Trump Warns NATO Collective Defense Could Start World War III
July 20, 2018
AntiWar.com & The Hill & Reuters
Donald Trump has once again stirred up fury among NATO nations, this time by questioning the wisdom of NATO's collective defense terms. Trump noted that under the pact, even the tiny nation of Montenegro "may get aggressive and congratulations, you're in World War III." Meanwhile, Russia has called for new steps to limit atomic war -- and has revealed its newest "super weapons."
Trump Warns NATO
Collective Defense Could Start World War III
NATO officials insist collective defense
is 'unconditional and iron-clad'
Jason Ditz / AntiWar.com
(July 18, 2018) – In a Tuesday night interview, President Trump once again stirred up fury among NATO nations, this time by questioning the wisdom of the alliance's collective defense terms. He warned this was potentially risky because any small NATO member could quickly escalate the entire alliance into a world war.
Trump provided NATO's newest member, tiny Montenegro, as an example. A nation of just 630,000 people, Trump warned "they may get aggressive and congratulations, you are in World War III." Trump added that this was "very unfair."
This is of course true, and not just of Montenegro, but literally any of NATO's member nations. While Trump's terming of Montenegrins as "very aggressive people" didn't sit well with many, the potential for one smaller NATO member nation to provoke a war is not some new concern, but a frequent criticism of the NATO model for decades.
NATO officials were quick to criticize Trump, saying that NATO's Article 5 provision for collective defense is "unconditional and iron-clad." This only adds to concerns among NATO nations that Trump's commitment to the alliance is by their standards imperfect.
NATO officials were already unhappy with Trump going into last week's summit, and more so coming out of it. The latest comments are a reminder that the threat of World War 3 remains a serious concern for the US president, and one not easily dispelled.
Montenegrin officials were quick to fire back that they don't intend to start any wars. Again, this misses the serious concerns of the alliance's obligations, as NATO has no shortage of members liable to pick fights and then come running to the alliance for "defense."
It's not even just the current members of NATO. The Senate Foreign Relations Committee has voted to express its support for "all" nations to join NATO if they want to. This means effectively any nation in the world with an axe to grind might join NATO with an eye toward using the alliance as its backup.
Trump is right in recognizing the dangers of NATO collective defense, something previous presidents have been loathe to publicly discuss. Yet in doing so he's once again riled up angered foreign officials who didn't like him in the first place.
Trump Says Critics Badly Want War With Russia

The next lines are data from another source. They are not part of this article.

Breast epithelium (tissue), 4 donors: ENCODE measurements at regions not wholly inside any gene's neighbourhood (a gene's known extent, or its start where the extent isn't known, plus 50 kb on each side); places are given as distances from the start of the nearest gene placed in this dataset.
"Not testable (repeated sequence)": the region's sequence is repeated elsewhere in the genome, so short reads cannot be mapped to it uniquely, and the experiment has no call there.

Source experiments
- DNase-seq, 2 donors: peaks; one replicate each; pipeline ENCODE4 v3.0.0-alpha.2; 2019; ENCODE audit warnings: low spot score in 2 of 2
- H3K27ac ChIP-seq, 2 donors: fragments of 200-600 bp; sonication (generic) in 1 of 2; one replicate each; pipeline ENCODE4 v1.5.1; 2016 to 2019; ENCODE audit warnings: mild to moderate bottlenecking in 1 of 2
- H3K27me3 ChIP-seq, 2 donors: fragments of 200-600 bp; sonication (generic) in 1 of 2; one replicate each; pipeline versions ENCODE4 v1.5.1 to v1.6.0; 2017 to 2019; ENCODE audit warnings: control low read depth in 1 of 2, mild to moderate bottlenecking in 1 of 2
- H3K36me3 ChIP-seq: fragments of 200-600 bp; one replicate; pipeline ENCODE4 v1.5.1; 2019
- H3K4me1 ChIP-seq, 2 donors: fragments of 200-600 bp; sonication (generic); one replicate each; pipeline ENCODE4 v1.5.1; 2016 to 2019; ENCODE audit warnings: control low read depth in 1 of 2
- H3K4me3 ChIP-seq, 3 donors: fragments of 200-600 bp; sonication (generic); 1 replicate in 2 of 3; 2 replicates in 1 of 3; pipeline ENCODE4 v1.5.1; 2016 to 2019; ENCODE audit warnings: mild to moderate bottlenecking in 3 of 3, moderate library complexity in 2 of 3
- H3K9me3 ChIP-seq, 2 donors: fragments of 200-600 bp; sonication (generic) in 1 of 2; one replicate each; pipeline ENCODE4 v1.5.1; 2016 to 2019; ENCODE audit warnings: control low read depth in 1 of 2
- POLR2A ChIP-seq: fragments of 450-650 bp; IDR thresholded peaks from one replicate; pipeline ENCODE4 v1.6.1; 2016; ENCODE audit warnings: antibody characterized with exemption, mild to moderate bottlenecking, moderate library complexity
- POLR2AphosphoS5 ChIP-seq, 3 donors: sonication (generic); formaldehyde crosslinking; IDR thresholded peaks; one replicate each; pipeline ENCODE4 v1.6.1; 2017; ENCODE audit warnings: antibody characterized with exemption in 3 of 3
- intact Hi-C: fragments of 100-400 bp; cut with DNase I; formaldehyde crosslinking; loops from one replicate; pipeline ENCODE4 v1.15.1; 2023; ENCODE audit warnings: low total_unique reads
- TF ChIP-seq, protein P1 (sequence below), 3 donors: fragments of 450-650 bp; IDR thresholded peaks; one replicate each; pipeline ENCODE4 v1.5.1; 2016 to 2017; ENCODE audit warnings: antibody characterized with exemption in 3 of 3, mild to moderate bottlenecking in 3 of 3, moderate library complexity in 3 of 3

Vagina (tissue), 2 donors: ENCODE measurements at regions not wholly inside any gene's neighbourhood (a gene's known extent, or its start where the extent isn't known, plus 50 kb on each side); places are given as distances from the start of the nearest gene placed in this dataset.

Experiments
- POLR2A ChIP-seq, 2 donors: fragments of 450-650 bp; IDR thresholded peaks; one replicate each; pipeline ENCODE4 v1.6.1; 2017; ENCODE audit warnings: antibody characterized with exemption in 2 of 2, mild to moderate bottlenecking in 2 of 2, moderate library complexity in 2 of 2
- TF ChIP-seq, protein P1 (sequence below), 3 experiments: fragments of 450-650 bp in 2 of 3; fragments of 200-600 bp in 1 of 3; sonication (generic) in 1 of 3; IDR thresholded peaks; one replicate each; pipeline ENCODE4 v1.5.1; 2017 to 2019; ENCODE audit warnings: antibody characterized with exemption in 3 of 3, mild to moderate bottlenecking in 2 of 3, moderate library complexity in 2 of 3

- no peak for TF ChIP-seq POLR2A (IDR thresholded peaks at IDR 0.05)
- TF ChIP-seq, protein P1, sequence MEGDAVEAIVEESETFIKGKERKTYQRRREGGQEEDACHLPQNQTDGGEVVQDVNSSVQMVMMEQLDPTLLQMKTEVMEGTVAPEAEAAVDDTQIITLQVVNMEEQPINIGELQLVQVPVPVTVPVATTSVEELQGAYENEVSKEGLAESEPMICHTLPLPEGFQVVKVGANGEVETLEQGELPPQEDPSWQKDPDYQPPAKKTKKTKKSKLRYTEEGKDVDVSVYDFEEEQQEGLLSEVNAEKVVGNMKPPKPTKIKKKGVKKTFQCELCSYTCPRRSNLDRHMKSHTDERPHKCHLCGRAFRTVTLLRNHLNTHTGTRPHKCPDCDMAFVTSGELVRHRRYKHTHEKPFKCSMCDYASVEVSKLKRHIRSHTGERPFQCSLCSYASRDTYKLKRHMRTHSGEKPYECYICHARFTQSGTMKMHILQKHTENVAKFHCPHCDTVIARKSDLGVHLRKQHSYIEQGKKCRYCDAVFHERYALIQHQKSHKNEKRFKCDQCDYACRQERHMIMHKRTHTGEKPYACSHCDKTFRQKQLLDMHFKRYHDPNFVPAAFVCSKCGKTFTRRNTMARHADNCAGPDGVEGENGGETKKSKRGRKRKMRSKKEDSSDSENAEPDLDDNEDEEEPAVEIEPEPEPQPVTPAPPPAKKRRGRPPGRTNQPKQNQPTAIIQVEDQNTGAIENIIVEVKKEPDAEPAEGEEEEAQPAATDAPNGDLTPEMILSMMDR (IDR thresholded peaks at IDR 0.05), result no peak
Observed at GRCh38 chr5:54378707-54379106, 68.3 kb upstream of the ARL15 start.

Says they're pushing recklessly for a 'major confrontation'
Jason Ditz/ AntiWar.com
(July 19, 2018) – In comments on Twitter early Thursday, President Trump faulted his critics, saying he believes they "badly want to see a major confrontation with Russia, even a confrontation that could lead to war."
Trump has been saying he wants better relations with Russia since the 2016 campaign, and has been facing heavy criticism for that position ever since. This week saw Trump's first summit with Putin since the election.
That summit went well, but Trump was roundly castigated by much of the media as well as the overwhelming majority of US lawmakers. They were indeed demanding confrontations of Vladimir Putin and were extremely angry that the summit went well.
Trump believes this amounts to pushing "recklessly hard" for war, saying "they hate the fact that I'll probably have a good relationship with Putin." Though these critics generally aren't advocating for war itself, they have been advocating for years for ever-worsening bilateral relations.
It is this hostility toward Russia that has driven bilateral ties to their worst point since the height of the Cold War, and has them resisting even the hint of detente. While they aren't necessarily expecting this to lead to war, they are determined to see it not lead to peace.
President Trump is being increasingly vocal about his annoyance at this resistance to his diplomatic overtures, despite avoiding a war with Russia seemingly being an obvious part of long-term US strategic interests.
But as President Trump firmly positions himself against a disastrous war with Russia, it is likely to escalate the rhetoric coming out of his critics, making their anti-Russia stance yet more overt and more willing to counsel an unthinkable conflict.
Putin Says He Told Trump that Russia
Prepared to Extend START Treaty
Eric Beech, Eric Walsh and David Alexander / Reuters
WASHINGTON (July 16, 2018) - Russian President Vladimir Putin said in an interview broadcast on Monday that he told US President Donald Trump that Russia is prepared to extend the New START nuclear treaty that expires in 2021.
"I reassured President Trump that Russia stands ready to extend this treaty, to prolong it, but we have to agree on the specifics at first, because we have some questions to our American partners," Putin told Fox News in an interview after a summit with Trump on Monday in Helsinki.